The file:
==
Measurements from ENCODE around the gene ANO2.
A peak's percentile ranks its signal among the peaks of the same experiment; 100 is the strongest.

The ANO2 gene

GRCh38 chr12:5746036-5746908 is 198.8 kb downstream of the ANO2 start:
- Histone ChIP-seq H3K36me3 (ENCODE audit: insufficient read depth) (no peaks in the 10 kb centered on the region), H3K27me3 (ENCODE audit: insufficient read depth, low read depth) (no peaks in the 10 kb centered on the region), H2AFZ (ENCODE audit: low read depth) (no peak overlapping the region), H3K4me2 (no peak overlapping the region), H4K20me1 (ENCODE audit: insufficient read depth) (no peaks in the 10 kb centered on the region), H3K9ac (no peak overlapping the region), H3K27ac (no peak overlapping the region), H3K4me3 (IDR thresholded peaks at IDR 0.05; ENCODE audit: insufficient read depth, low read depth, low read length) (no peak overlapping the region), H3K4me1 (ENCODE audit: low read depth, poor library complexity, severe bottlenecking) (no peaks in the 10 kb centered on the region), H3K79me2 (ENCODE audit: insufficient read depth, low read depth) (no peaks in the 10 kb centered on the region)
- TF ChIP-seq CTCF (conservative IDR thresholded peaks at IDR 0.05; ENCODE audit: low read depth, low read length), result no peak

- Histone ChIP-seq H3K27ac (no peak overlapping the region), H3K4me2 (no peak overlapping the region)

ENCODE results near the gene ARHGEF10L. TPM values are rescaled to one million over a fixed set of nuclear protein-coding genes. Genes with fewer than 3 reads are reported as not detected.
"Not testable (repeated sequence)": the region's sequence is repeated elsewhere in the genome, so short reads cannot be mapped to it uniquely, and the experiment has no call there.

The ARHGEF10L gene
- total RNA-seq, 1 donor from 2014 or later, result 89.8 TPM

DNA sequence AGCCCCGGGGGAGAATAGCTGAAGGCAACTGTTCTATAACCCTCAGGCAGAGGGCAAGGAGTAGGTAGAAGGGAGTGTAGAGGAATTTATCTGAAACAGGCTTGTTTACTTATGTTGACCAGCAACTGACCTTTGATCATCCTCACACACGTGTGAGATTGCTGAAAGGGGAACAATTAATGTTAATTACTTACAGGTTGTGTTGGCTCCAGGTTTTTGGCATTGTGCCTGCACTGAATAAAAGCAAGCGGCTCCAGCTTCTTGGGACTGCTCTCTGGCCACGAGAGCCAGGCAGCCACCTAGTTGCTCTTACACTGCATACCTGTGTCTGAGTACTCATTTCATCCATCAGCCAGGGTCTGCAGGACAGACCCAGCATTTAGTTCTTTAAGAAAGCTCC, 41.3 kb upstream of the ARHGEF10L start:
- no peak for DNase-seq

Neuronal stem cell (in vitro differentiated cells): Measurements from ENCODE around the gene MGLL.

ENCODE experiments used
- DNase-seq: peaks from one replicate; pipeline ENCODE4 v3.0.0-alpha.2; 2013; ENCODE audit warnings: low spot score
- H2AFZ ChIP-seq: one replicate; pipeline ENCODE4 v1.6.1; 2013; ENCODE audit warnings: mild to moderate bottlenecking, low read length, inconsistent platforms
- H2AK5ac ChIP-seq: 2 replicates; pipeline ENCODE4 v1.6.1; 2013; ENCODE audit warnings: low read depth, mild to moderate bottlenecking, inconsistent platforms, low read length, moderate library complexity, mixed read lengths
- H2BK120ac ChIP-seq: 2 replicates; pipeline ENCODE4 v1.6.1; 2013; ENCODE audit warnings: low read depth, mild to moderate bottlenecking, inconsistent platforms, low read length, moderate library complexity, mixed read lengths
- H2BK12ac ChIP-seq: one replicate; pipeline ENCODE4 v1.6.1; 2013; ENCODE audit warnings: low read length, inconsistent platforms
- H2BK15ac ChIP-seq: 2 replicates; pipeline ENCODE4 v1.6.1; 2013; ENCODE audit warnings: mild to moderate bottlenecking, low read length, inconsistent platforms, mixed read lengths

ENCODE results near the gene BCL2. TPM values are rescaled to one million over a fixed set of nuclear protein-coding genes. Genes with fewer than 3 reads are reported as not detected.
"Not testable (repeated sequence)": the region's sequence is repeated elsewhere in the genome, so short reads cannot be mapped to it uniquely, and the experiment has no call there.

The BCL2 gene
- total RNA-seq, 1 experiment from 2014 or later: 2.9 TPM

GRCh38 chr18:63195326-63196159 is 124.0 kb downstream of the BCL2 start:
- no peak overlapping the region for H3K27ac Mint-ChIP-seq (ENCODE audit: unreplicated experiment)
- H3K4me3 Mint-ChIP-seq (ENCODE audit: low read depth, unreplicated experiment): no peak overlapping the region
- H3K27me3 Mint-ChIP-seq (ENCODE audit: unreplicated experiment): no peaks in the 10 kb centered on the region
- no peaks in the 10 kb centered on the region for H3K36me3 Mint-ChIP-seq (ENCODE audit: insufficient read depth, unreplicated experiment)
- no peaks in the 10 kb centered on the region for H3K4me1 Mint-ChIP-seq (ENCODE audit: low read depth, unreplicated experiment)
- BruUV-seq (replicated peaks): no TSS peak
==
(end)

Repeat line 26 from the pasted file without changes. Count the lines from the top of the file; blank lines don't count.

GRCh38 chr18:63195326-63196159 is 124.0 kb downstream of the BCL2 start: